During the transfer of Harvard @college email accounts to new Google hosted accounts, a handful of students received emails from individuals who share their surname, raising privacy concerns for some who chose to switch email systems.
Thousands of students have successfully accessed their new Google hosted @college email accounts, and fewer than ten students have experienced the glitch, according to Sarah O’Connell, a spokesperson for Harvard University Information Technology.
The transition replaced an outdated, difficult-to-use email client with a Google-powered interface that closely mirrors the popular Gmail email service.
In the week following the August 15th switch to a gmail interface, 3,900 students accessed their new Gmail-hosted @college account, O’Connell said.
But some students found that their emails were ending up in a stranger’s inbox.
For years, Harvard undergraduates used @fas email addresses, but starting in fall of 2009 the College began a transition to @college accounts. New students were given @college accounts while older students were given the option to switch or keep their @fas address.
In August, the College moved students’ email accounts onto Gmail servers and assigned @college addresses to those who chose to use the new service. Emails to their old accounts were forwarded to their new addresses.
If a student’s @fas username had been taken by a younger student on @college, he or she was provided with a separate username—but the service that forwarded emails to the students’ new accounts sometimes overlooked this detail.
For example, the email belonging to Kane Hsieh ’12, a Crimson photo editor, had been email@example.com while Karina Hsieh ’13 was firstname.lastname@example.org. So Kane Hsieh appended his class year to his email address to become email@example.com.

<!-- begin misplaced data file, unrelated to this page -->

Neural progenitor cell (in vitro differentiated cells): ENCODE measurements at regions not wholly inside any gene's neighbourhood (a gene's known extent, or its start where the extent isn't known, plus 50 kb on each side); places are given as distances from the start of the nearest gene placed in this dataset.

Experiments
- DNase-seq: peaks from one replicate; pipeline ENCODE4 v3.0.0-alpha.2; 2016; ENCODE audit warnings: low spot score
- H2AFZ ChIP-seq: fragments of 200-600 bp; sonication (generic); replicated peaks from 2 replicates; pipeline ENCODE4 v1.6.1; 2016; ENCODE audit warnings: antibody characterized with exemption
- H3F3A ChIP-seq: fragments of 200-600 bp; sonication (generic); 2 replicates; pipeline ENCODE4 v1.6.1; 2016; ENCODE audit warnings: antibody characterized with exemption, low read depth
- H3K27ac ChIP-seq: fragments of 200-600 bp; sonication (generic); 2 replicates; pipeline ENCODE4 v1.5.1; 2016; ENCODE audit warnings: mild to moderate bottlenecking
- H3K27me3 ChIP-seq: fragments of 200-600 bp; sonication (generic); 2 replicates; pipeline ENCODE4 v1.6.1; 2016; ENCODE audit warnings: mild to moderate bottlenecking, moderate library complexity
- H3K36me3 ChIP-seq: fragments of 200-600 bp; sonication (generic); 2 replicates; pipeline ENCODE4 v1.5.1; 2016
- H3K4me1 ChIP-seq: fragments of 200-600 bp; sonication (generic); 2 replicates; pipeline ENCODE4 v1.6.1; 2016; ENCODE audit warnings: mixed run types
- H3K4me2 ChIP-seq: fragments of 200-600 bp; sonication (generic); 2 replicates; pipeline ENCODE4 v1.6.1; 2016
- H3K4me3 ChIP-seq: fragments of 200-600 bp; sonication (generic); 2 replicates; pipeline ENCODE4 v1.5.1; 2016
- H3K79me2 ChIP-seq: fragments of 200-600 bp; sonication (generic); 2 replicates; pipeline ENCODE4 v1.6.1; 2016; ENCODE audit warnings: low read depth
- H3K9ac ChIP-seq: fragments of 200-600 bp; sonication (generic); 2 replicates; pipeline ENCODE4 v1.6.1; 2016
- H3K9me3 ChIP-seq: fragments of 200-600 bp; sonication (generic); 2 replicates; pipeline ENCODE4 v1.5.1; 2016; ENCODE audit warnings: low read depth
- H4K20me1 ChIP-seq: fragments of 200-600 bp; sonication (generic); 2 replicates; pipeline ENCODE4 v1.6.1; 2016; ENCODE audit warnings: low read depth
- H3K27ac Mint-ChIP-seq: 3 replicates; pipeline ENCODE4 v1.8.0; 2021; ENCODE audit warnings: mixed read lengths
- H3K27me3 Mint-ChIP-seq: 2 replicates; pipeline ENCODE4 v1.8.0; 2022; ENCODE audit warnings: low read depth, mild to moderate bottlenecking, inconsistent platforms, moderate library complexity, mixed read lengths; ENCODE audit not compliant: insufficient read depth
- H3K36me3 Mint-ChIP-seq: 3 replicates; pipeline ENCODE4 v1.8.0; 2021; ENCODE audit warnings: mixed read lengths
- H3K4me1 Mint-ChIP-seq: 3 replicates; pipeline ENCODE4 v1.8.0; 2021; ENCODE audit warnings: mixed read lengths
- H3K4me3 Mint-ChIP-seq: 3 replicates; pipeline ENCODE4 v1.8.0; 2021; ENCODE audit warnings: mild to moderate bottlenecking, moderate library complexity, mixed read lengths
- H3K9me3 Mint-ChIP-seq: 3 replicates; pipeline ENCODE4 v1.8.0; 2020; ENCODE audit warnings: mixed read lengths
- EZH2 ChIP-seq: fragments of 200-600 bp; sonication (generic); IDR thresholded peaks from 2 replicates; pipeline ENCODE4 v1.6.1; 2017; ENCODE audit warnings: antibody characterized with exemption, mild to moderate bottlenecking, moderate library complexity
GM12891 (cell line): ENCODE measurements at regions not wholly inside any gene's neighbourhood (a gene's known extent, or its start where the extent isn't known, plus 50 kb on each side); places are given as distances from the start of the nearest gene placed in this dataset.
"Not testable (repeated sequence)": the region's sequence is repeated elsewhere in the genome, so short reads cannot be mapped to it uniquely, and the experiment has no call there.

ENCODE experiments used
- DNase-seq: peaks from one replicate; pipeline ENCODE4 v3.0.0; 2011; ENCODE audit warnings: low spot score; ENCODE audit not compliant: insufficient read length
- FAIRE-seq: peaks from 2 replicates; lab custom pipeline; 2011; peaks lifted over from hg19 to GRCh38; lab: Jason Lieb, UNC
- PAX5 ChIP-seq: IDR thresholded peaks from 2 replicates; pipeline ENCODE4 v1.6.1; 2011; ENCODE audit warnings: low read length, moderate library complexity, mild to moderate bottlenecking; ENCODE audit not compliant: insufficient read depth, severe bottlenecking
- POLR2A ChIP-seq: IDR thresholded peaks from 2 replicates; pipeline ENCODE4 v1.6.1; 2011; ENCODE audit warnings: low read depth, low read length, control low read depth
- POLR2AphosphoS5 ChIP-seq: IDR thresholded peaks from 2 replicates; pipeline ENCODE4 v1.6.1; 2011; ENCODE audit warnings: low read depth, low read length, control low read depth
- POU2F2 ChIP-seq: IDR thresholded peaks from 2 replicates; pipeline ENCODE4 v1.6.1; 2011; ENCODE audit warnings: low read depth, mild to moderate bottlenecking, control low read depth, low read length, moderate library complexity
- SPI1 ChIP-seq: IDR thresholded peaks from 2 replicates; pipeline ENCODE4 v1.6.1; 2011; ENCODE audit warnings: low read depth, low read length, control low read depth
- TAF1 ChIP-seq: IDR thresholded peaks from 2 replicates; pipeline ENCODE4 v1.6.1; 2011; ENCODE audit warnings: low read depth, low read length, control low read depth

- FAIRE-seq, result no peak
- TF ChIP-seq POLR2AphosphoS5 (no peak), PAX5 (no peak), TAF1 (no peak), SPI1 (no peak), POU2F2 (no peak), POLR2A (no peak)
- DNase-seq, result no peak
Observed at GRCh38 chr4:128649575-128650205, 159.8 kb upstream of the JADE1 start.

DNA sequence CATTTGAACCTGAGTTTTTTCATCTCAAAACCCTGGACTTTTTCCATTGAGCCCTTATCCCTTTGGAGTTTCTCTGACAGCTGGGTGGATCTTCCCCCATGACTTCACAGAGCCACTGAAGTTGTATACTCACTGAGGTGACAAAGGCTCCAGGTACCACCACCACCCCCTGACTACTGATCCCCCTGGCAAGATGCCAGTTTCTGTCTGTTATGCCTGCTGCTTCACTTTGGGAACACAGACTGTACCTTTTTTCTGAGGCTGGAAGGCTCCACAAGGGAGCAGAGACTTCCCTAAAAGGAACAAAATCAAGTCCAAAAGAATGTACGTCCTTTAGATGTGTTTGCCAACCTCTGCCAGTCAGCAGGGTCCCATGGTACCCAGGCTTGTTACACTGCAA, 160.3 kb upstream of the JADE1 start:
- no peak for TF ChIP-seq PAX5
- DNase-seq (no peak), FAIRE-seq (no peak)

But during the transition period, emails sent to @fas accounts were forwarded to the same username on an @college account—Karina Hsieh’s email account.
Bethina Liu ’13, who is also a Crimson photo editor, found herself in a similar situation. She described the process of fixing the forwarding glitch as “drawn-out” and “involved.”
“They really should’ve thought this through before—it’s a big transition,” she said. “This was a pretty big breach of privacy.”
Because her newfound email partner had not responded to repeated emails from HUIT—and phone calls from Liu—she is still left to be receiving emails from the other Liu.
When Kathy K. Wang ’14 signed into her new email account, she found messages in her inbox that were not intended for her and realized that emails for the other Kathy Wang in the Class of 2014 were being forwarded to the wrong address.
“Fortunately nothing bad happened,” Wang said. “It would have been [a problem] if I were in school, but since it’s the summer I don’t really use my @college account very much, so I wasn’t getting that many interruptions.”
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